Here is a book whose time has come, first, because it fits the openness of conversations about mental health today, but also because there’s an appetite for more work by Tove Ditlevsen, following the publication of her exceptional trilogy of memoirs in 2019. The Faces, which was published in Danish in 1968 and now has its first UK publication, translated by Tiina Nunnally, was written in the same period as Ditlevsen’s trilogy and is inspired by her life, but transforms the material alchemically into art.
The central character, Lise Mundus, is a writer of children’s books, struggling with arbitrary success; she has won an award for a book she “considered no better or worse than her other books” and is phoned up by newspapers seeking the views of “prominent women” on trivial issues (“are miniskirts destroying marriage?”). Fame has “brutally ripped away the veil that always separated her from reality” and now she “clings to that fragile sense of security which was nothing more than the absence of change”.
Despite the horror it depicts, Ditlevsen’s writing is deeply humane and understanding
You can tell from the number of quotations in that paragraph that Ditlevsen’s writing is at all points the perfect expression of its ideas, impossible to improve upon. This precision is important because The Faces seeks to portray “madness” from within, with all the unreliability that entails. Lise, for example, believes her husband, Gert, is having an affair with their housekeeper, Gitte, having seen his previous lover Grete kill herself. (The use of similar names adds to the reproduction of a mental blur in the reader.) She also believes that Gitte is supplying her with sleeping pills to drive her to kill herself.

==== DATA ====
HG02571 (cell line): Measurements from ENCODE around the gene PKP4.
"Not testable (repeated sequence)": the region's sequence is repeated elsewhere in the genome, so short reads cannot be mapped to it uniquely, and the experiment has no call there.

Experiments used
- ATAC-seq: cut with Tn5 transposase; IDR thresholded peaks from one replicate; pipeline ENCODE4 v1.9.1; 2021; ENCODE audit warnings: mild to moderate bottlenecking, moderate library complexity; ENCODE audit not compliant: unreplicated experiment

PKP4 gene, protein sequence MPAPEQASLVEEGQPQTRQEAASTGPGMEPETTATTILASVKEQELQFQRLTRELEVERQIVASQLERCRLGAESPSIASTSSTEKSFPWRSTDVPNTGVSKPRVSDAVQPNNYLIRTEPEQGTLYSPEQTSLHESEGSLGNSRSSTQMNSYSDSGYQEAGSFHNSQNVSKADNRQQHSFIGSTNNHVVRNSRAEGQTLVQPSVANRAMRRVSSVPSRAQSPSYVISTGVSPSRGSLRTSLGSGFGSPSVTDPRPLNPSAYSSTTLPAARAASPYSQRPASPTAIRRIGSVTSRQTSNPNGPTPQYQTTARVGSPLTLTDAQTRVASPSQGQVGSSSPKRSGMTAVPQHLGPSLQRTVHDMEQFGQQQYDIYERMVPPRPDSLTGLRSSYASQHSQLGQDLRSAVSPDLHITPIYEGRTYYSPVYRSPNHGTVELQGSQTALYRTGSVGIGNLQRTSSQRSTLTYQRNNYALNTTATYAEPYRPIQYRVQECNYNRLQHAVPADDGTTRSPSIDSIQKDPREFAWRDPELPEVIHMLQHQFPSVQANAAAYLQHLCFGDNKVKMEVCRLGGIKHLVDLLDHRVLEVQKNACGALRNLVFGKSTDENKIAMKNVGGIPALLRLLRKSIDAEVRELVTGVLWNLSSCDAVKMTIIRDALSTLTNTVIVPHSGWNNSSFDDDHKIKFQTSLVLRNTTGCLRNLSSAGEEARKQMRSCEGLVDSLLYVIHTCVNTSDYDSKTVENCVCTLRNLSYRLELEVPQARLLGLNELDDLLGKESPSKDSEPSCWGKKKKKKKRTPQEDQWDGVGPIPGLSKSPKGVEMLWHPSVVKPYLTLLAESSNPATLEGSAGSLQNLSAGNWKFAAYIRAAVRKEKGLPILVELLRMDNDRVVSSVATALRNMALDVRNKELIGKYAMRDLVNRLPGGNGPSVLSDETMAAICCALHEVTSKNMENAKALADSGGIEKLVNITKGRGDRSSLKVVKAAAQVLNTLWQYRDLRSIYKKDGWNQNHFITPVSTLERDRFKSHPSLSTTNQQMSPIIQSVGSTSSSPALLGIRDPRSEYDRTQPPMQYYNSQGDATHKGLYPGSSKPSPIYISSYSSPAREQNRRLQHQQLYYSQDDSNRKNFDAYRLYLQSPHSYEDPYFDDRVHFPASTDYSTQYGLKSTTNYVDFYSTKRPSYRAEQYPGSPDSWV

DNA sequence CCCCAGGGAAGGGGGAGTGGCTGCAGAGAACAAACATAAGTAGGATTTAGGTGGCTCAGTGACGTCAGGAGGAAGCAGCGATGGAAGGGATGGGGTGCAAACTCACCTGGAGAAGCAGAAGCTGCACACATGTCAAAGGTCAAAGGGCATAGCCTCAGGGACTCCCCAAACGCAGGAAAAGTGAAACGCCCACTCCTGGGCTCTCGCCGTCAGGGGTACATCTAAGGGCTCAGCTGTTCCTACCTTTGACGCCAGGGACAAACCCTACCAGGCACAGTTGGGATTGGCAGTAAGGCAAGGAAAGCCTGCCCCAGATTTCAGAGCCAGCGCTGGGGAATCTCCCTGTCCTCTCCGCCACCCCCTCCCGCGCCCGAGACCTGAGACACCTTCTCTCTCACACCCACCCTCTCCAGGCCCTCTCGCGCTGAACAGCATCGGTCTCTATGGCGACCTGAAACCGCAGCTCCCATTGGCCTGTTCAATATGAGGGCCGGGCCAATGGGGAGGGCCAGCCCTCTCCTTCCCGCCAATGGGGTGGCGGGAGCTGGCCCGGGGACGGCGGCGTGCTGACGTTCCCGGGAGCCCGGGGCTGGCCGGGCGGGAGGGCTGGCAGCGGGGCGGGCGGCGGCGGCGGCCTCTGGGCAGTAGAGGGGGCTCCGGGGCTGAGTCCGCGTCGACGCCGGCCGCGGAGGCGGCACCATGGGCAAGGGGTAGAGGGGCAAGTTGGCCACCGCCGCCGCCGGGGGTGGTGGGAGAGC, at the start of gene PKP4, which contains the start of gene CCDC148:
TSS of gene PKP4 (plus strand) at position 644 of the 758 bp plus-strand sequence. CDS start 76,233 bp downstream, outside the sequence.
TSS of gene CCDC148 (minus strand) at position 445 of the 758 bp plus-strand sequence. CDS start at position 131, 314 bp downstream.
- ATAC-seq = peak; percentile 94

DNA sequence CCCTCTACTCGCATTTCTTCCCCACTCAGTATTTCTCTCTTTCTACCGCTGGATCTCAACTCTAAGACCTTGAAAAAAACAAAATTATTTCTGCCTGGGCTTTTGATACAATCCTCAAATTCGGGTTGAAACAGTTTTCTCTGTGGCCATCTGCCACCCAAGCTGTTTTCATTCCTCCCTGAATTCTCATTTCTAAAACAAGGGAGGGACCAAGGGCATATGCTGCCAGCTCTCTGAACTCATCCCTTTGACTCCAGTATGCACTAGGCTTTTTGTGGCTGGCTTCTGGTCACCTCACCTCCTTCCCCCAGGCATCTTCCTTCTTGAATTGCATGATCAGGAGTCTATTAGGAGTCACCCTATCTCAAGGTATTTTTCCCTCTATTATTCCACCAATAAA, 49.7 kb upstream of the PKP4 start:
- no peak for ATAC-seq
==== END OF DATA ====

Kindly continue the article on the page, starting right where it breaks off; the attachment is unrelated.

These thoughts of Lise’s are delusional, but there’s plenty really going on that’s harmful enough. She takes an overdose of the pills and ends up in a secure hospital, “tied to the bed with a wide leather belt covered with bolts and screws”. Her life there becomes the centre of the book, as ambiguous and shifting as her life outside, and as powerful as other accounts of institutional life, such as Janet Frame’s An Angel at My Table. Lise longs for “a different place, another reality, where it might be possible to exist” – even if that means a locked ward.
She is tormented by intrusive voices and fears other people’s faces for their changing, unpredictable expressions. Her mother visits her but is unsympathetic: “You always thought you were better and smarter than your father and me.” But throughout, Ditlevsen’s sublime imagery fills the mind: “Reality disappeared behind her like someone on a railway platform as the train pulls away.” And “in hospitals there was a white peace that smelled of ether – like the white peace after giving birth, after the pain has been endured”.
Despite the horror it depicts, Ditlevsen’s writing is deeply humane and understanding. She knows the mind’s cruel ingenuity to tailor pain to our worst fears; as a writer, Lise believes people are accusing her of plagiarism and, more wryly, of having “never caught on to modernism”. And she recognises that the opposite of fear is not happiness, but hope, hope that “moved like gentle, melodic sentences through her body”.
Yet even when there is a hint of a happy ending, Lise “knew it wouldn’t last” and this is what makes The Faces occasionally hard to read; its strengths come from real suffering and we know that for Ditlevsen too, happiness didn’t last. To say, then, that her death by her own hand in 1976 was a loss to literature is insufficient, insensitive even – but undoubtedly true.
• The Faces by Tove Ditlevsen, translated by Tiina Nunnally, is published by Penguin (£8.99). To order a copy go to guardianbookshop.com. Delivery charges may apply